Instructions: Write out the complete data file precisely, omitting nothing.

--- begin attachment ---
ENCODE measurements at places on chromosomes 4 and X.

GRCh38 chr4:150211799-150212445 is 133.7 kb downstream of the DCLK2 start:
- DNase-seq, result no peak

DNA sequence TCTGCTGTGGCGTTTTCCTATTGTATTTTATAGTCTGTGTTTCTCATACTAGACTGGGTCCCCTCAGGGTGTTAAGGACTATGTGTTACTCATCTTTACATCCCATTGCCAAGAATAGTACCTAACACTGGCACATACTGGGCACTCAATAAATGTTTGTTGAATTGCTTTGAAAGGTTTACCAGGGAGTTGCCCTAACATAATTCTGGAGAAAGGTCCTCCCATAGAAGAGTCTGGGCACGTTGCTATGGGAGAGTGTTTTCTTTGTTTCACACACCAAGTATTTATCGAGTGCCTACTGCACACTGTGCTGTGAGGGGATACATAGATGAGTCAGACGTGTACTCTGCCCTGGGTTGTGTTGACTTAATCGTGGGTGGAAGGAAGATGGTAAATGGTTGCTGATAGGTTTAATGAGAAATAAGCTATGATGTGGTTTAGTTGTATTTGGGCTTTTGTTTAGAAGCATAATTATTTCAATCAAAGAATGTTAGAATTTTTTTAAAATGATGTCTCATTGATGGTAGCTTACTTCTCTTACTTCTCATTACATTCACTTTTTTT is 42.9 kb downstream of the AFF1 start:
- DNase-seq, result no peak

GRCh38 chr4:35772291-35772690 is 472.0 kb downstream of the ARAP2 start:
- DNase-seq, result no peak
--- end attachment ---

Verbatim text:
ENCODE measurements at places on chromosomes 4 and X.

GRCh38 chr4:150211799-150212445 is 133.7 kb downstream of the DCLK2 start:
- DNase-seq, result no peak

DNA sequence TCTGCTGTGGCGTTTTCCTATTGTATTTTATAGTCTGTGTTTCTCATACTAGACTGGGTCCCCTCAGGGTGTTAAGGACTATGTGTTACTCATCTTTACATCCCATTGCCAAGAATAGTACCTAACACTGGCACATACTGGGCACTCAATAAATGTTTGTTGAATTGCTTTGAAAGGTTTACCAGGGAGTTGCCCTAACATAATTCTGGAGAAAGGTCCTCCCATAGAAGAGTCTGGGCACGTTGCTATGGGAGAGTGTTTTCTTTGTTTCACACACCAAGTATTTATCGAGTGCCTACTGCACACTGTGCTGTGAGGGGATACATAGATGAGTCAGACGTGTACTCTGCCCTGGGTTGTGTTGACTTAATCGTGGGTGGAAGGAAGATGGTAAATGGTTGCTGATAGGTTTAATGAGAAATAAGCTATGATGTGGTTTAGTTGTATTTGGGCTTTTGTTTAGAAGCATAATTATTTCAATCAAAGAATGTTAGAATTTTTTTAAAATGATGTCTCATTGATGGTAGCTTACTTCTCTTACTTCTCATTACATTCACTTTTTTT is 42.9 kb downstream of the AFF1 start:
- DNase-seq, result no peak

GRCh38 chr4:35772291-35772690 is 472.0 kb downstream of the ARAP2 start:
- DNase-seq, result no peak